An artist performs during the Cirque du Soleil's Totem show in London's Royal Albert Hall on January 4, 2012. (REUTERS/Paul Hackett)
A stalking horse bid for Cirque du Soleil Entertainment Group was dismissed as inadequate by lenders during a Quebec court hearing into the company's restructuring on Tuesday.
Canada's once high-flying Cirque received initial protection from its creditors, after the COVID-19 pandemic forced the famed circus operator to cancel shows and lay off artists.
Montreal-based Cirque, which grew from a troupe of street-performers in the 1980s to a company with global reach, has slashed about 95% of its workforce and suspended shows due to the pandemic. The company filed for bankruptcy protection on Monday.
The company has signed an agreement with its existing investors private equity fund TPG Capital, China's Fosun International Ltd, and Canadian pension fund Caisse de depot et placement du Québec under which the consortium will take over Cirque's liabilities and invest $300 million to support a restart.
As part of the investment, government body Investissement Québec will provide $200 million in debt financing.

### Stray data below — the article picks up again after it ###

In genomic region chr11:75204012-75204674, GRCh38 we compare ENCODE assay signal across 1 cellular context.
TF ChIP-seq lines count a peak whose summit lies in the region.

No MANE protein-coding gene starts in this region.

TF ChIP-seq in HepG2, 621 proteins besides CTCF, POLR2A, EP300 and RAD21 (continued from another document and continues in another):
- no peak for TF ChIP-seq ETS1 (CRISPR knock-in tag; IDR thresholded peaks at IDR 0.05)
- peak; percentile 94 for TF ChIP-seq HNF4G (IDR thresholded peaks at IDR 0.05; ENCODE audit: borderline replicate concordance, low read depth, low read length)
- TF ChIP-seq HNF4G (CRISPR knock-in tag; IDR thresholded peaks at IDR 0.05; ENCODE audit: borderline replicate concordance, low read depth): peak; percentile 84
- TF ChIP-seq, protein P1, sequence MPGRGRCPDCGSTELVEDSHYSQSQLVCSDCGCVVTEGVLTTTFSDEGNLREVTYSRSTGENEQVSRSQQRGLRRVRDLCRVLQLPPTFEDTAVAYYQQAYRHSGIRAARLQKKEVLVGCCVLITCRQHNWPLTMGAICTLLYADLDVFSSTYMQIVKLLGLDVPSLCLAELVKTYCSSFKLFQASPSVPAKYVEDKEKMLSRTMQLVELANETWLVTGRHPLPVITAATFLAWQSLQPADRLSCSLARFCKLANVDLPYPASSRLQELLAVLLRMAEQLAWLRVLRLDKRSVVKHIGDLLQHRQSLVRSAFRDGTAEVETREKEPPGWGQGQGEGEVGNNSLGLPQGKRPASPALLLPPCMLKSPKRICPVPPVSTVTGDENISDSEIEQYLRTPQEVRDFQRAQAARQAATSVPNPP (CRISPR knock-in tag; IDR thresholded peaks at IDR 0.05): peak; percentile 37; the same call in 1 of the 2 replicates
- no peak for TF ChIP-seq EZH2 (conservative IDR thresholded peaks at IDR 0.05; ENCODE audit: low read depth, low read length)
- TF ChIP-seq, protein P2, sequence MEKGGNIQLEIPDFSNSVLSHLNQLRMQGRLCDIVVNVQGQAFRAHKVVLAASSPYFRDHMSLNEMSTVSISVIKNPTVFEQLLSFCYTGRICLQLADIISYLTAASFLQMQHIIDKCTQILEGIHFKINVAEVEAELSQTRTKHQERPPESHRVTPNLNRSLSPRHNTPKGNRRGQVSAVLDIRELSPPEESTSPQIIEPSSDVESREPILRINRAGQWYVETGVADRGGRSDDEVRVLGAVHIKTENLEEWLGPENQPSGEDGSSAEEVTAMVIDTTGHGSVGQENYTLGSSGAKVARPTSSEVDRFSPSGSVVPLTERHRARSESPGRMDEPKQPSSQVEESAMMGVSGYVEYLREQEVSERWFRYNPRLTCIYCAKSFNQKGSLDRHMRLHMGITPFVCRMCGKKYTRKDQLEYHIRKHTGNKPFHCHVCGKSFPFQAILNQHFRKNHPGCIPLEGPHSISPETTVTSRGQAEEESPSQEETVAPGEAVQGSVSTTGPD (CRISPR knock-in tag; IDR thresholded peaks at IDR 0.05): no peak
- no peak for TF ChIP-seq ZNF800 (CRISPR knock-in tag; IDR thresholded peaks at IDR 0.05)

The agreement will serve as the "stalking horse" bid in a sale and investment solicitation process, subject to court approval.
Joe Pasquariello with the Goodmans law firm, who acted for first lien and second lien lenders, said the bid is "not what we’re striving for" in a stalking horse.
“That agreement with all due respect is pure fiction.”
Cirque has received six non-binding offers, with a deal eyed by September, the court heard.
Cirque Chief Executive Daniel Lamarre said in an interview "we're open to any solution that someone can bring to the table that will ensure the future of Cirque du Soleil."
Quebec Superior Court Judge Louis Gouin agreed to give the company protection from its creditors for 10 days. Cirque will seek its immediate provisional recognition in the United States under Chapter 15 in the United States Bankruptcy Court.
Cirque generated about $1 billion in revenues and $157 million in profits last year before the pandemic, he said.
The company had almost $1.5 billion in liabilities as of December 2019.
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